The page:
NATO Secretary General Jens Stoltenberg on Wednesday urged Serbia and Kosovo to avoid tensions and potential escalation following violence in northern Kosovo in late July over border blockades and recalled that its KFOR mission is ready to intervene and may eventually deploy to ensure stability in the area.
At a press conference from NATO headquarters, Stoltenberg called on the parties to show responsibility and to show restraint in the area, after indicating that, if stability is put at risk, NATO is ready to “take any measures to secure the environment and ensure the movement of all communities in Kosovo.”
“While the situation on the ground has improved, it is the responsibility of all parties, particularly officials in Belgrade and Pristina, to prevent it from escalating again. I call on all sides to show restraint and avoid violence,” NATO’s political chief said after separate talks with Serbian President Aleksander Vucic and Kosovar Prime Minister Albin Kurti.
The former Norwegian prime minister has stressed that NATO is a “neutral actor” in the area and the purpose of KFOR is to ensure the security of all communities, “also the Serbian ones.” “We are not going to do anything that would involve us in the conflict,” he asserted.
That said, he has warned that the Atlantic Alliance is ready to intervene if such a situation were to arise. “If necessary we will move force, we will increase our presence. We have already increased our presence in the north and we will act if needed, always in a proportionate manner,” he said, stressing that the objective is to reduce tensions and guarantee the security of all communities.
In any case Stoltenberg has exposed the “significant” presence of NATO in Kosovo, where it has a force of almost 4,000 troops. “The presence in itself already serves to stabilize and prevent an escalation or any kind of conflict,” he reiterated.
A few weeks ago there were tensions over the blockades of border crossings by the Serbian community in protest against the application of a law — already postponed for a month — by which people from Serbia entering Kosovo would have to hand over their identity documents, which would be replaced by others issued in Pristina.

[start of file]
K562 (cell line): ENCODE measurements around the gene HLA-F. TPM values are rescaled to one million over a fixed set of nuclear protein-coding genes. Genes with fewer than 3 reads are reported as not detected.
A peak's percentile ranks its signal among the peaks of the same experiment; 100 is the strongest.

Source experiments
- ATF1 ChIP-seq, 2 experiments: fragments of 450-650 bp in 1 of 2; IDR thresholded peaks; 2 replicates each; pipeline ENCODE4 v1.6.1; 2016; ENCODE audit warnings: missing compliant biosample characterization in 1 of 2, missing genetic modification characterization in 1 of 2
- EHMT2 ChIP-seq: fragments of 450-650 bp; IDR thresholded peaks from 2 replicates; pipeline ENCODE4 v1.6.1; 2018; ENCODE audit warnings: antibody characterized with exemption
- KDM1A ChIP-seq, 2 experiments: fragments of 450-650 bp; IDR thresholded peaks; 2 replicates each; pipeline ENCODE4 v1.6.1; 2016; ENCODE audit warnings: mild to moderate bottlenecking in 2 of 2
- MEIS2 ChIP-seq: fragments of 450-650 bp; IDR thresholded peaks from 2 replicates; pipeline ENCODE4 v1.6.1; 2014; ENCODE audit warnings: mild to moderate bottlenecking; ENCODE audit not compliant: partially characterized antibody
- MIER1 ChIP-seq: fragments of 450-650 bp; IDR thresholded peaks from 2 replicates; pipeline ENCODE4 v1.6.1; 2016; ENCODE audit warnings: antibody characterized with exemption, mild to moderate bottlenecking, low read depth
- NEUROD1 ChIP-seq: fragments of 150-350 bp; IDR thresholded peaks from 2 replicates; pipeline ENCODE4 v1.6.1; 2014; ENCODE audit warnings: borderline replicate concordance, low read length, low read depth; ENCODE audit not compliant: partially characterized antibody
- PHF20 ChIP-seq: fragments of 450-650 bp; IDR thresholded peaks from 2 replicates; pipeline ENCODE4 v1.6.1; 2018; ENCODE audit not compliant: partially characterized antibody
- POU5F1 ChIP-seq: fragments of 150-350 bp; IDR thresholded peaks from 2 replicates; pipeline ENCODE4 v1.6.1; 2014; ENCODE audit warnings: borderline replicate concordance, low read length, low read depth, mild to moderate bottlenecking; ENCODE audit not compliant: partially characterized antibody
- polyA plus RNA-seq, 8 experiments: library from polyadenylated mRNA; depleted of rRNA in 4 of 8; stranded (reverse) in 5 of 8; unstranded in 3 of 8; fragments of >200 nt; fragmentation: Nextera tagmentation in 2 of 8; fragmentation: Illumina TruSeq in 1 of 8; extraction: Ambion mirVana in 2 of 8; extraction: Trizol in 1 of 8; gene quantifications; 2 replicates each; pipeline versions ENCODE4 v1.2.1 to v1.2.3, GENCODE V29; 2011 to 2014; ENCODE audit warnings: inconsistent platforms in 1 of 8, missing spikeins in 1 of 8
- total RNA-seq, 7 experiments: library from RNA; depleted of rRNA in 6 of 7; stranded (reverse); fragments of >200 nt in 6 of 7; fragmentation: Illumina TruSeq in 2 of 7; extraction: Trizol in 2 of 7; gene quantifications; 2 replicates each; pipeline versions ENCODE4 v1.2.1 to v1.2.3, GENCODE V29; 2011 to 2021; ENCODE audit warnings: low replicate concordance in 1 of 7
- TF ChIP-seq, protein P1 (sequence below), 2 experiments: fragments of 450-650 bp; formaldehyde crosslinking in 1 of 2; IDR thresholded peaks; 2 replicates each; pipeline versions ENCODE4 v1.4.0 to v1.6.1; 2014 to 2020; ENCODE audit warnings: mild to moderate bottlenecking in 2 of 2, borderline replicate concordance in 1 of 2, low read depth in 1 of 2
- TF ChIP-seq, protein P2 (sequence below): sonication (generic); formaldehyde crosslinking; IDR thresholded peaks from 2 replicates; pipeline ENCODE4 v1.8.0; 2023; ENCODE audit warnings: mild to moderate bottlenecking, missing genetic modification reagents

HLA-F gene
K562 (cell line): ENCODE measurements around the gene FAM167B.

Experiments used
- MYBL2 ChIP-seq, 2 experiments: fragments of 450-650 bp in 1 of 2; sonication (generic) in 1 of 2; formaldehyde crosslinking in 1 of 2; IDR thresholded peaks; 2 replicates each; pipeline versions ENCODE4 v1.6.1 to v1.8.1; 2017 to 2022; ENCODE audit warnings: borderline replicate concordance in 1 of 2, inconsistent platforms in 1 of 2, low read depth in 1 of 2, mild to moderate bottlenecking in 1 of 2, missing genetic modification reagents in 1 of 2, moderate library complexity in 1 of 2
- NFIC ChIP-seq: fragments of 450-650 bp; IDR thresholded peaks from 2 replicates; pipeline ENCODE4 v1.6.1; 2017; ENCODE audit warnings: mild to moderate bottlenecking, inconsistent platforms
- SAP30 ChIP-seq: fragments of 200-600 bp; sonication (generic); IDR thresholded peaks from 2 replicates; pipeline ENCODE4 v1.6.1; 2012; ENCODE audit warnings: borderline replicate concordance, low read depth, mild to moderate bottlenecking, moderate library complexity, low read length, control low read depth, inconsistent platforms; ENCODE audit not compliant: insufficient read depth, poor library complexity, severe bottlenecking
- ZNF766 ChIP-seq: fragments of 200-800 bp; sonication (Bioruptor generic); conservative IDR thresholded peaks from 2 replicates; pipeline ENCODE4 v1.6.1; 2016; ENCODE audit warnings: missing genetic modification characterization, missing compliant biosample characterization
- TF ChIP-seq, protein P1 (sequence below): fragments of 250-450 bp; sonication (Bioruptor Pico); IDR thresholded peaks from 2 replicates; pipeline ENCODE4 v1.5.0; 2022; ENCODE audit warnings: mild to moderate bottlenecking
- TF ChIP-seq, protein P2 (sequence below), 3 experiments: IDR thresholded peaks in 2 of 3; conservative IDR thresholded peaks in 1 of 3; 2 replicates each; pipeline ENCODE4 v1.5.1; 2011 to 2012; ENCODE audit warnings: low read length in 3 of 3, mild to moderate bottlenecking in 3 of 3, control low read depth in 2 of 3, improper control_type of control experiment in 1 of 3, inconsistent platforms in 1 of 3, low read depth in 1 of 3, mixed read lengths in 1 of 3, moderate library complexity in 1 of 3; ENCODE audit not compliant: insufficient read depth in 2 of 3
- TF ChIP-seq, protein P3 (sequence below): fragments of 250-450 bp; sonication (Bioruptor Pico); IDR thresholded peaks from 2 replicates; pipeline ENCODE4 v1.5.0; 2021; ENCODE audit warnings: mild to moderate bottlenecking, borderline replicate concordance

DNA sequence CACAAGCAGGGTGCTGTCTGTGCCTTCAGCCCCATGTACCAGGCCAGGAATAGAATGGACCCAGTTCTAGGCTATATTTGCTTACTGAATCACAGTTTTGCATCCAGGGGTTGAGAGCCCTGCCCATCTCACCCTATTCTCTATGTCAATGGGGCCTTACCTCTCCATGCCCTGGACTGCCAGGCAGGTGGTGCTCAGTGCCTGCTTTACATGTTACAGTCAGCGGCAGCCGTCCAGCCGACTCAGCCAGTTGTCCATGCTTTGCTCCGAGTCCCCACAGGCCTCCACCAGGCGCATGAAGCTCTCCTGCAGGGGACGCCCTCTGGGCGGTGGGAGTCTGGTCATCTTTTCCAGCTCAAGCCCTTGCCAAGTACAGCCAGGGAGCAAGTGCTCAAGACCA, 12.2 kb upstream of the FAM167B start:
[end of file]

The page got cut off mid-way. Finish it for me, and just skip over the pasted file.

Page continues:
Vucic and Kurti’s meeting with Stoltenberg comes on the eve of the dialogue in Brussels hosted by EU High Representative for Foreign Policy Josep Borrell, which will seek to channel the situation over border tensions and get Belgrade and Pristina to commit to talks.
At a press conference, Kurti has denounced that organized gangs were involved in the border blockades and that is why if there are two sides in this conflict, “on one side there are police forces of a democratic state of Kosovo and on the other illegal structures of Serbia that are criminal gangs that erect barricades.”
“We must not lose the moral center. This means that there must be zero tolerance against organized crime,” he said, defending the police raids in northern Kosovo against organizations, which the Serbian side sees as harassment against Serb communities in Kosovo.
On Thursday’s talks, NATO’s top political official has defended that dialogue is the way to resolve differences in the region and that it is the platform to find solutions that respect all communities in Serbia and Kosovo.
In this sense, he has asked both leaders to come with a “constructive” air, “show flexibility” and “participate in good faith”, to which Vucic has responded that the negotiations are “difficult” because Serbs and Kosovars do not agree “on practically nothing”.
In any case, the Serbian leader has marked the path of dialogue and reaching compromises as the way forward, after rejecting Pristina’s accusations of being under Russian influence and representing a threat to the region in the context of the war in Ukraine.
“What we need is dialogue, negotiation, compromises and not blackmail against Serbia, on how it has to act or what it has to recognize,” Vucic said, who regretted that the situation in Ukraine is being used to attack Belgrade.
The issue has come up again in Kurti’s subsequent press conference, in which the Kosovar leader has alienated Pristina’s interests and principles with those of NATO in the face of the invasion of Ukraine and called to be “vigilant” against the “destructive approach of the northern neighbor” in the framework of the “Russian agenda for Europe and the Balkans.”
Serbia, a historical ally of Moscow, is the only Balkan country that has not joined the European sanctions over the invasion of Ukraine, although the country has denounced the Russian military attack in votes at the United Nations.